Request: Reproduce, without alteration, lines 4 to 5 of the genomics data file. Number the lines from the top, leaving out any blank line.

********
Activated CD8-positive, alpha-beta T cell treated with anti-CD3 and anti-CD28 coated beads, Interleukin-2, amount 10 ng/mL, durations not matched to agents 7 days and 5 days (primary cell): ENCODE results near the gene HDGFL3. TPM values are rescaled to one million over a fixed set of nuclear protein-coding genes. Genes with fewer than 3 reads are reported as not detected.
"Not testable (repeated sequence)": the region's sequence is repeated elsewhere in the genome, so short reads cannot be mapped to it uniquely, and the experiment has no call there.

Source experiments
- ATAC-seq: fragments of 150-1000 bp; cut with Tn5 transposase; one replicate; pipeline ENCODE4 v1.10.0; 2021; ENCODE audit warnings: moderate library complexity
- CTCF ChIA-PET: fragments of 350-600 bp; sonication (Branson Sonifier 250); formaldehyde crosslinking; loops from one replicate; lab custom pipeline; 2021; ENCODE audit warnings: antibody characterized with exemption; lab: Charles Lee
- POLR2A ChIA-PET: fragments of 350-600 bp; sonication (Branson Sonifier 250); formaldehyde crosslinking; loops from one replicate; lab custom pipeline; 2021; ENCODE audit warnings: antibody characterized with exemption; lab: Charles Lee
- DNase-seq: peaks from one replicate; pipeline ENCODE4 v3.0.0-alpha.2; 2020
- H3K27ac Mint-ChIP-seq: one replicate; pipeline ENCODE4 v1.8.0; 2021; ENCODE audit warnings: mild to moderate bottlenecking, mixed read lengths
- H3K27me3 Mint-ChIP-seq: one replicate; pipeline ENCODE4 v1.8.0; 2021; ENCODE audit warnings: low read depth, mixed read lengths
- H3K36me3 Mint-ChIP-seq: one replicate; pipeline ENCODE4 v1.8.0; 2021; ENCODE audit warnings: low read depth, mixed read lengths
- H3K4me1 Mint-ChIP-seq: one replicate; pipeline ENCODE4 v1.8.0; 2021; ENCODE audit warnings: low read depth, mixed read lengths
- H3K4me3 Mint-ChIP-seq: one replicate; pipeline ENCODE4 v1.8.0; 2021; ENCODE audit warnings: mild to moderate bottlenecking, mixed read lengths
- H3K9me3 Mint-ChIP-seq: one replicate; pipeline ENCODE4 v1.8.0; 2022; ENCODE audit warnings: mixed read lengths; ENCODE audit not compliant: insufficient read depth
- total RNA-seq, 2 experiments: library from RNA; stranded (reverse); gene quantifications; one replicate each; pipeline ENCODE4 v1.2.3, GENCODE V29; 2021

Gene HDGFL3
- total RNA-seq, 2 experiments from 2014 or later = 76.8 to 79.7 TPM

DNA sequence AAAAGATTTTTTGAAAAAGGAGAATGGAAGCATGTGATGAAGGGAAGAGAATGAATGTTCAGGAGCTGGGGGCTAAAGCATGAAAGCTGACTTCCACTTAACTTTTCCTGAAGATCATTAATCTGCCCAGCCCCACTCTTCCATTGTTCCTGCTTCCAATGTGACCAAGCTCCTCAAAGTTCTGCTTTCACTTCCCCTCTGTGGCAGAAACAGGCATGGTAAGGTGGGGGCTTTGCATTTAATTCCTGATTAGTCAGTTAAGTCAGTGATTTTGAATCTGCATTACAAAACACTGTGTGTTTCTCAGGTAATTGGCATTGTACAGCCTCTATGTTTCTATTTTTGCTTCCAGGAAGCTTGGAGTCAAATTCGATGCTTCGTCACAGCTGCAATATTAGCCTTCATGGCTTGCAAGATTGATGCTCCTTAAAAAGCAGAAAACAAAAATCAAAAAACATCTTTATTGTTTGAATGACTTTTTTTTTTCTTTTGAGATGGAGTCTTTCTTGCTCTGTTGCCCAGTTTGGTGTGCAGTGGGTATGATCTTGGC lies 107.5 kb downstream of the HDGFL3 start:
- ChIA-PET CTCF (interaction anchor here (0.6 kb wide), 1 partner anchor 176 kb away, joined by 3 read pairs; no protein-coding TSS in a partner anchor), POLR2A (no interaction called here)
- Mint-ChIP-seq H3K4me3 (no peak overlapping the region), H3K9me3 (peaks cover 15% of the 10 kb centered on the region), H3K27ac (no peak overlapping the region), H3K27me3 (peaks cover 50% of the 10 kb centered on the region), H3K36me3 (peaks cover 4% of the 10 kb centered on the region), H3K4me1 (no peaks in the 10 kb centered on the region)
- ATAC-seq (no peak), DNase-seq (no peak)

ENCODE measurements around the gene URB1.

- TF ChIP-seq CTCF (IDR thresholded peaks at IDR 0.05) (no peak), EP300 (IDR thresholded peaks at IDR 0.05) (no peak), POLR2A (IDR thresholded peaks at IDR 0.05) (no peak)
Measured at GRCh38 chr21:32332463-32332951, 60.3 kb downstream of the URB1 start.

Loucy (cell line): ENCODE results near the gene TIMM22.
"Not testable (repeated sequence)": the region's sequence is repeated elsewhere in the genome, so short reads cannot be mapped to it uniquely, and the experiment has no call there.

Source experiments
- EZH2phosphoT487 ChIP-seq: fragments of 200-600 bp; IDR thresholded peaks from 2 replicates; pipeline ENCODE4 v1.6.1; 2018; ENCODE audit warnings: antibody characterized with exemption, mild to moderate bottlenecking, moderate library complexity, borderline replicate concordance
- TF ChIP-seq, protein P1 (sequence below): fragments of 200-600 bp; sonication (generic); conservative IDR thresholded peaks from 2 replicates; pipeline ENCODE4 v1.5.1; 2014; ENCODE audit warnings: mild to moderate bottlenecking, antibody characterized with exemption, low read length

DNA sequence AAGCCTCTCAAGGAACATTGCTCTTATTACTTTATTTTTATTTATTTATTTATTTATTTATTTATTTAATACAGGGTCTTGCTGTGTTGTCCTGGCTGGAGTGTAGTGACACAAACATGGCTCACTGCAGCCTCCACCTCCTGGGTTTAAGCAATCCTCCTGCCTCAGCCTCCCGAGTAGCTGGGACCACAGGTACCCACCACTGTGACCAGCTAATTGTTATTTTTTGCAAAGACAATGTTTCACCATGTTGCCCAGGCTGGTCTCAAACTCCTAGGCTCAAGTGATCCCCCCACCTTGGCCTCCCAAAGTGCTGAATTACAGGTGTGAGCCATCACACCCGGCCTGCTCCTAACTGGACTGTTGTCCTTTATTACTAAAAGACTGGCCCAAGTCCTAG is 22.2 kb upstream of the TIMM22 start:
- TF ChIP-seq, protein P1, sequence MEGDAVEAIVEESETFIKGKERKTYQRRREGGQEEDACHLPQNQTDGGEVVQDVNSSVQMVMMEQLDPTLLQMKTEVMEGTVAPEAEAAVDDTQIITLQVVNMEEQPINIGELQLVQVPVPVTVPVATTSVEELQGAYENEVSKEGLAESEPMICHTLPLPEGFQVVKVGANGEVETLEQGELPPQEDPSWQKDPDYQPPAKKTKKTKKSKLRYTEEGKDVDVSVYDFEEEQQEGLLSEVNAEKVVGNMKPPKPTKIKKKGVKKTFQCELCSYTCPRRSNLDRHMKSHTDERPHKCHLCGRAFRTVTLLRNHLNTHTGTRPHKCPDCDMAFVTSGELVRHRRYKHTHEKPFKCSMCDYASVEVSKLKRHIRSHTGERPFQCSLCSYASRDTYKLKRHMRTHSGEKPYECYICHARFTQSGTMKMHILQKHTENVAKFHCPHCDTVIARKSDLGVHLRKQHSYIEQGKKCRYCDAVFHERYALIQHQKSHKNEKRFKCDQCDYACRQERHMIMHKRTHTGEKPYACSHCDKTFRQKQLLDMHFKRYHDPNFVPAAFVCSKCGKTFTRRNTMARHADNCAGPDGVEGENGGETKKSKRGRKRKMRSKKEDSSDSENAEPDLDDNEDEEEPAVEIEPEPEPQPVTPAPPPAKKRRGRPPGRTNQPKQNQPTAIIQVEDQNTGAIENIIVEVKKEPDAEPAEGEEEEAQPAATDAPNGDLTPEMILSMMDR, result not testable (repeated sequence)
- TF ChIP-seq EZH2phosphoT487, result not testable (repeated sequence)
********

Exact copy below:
- ATAC-seq: fragments of 150-1000 bp; cut with Tn5 transposase; one replicate; pipeline ENCODE4 v1.10.0; 2021; ENCODE audit warnings: moderate library complexity
- CTCF ChIA-PET: fragments of 350-600 bp; sonication (Branson Sonifier 250); formaldehyde crosslinking; loops from one replicate; lab custom pipeline; 2021; ENCODE audit warnings: antibody characterized with exemption; lab: Charles Lee